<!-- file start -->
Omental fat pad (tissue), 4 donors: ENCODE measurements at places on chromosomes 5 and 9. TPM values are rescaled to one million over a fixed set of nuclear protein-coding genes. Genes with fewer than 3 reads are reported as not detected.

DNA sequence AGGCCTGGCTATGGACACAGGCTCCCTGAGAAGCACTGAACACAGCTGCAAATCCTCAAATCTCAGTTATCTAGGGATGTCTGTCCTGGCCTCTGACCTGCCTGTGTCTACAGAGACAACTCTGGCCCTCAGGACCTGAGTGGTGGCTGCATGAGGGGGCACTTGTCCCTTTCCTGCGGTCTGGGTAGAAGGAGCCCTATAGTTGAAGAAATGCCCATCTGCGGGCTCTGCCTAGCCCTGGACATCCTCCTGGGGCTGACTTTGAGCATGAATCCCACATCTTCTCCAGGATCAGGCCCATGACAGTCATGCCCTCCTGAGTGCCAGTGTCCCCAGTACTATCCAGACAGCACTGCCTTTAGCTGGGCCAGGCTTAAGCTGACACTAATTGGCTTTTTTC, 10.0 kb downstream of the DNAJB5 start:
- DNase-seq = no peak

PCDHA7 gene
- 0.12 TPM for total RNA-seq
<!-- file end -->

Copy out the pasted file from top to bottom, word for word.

Omental fat pad (tissue), 4 donors: ENCODE measurements at places on chromosomes 5 and 9. TPM values are rescaled to one million over a fixed set of nuclear protein-coding genes. Genes with fewer than 3 reads are reported as not detected.

DNA sequence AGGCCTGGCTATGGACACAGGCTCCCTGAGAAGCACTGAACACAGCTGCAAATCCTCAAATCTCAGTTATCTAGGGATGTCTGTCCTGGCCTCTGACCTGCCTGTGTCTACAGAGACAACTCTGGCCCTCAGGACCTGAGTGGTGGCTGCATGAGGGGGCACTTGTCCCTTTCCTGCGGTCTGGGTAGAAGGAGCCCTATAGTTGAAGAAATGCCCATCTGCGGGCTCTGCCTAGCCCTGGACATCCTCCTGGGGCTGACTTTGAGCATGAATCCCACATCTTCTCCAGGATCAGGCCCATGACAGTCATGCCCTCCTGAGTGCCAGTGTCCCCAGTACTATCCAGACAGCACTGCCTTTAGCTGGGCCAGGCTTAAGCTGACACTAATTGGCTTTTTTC, 10.0 kb downstream of the DNAJB5 start:
- DNase-seq = no peak

PCDHA7 gene
- 0.12 TPM for total RNA-seq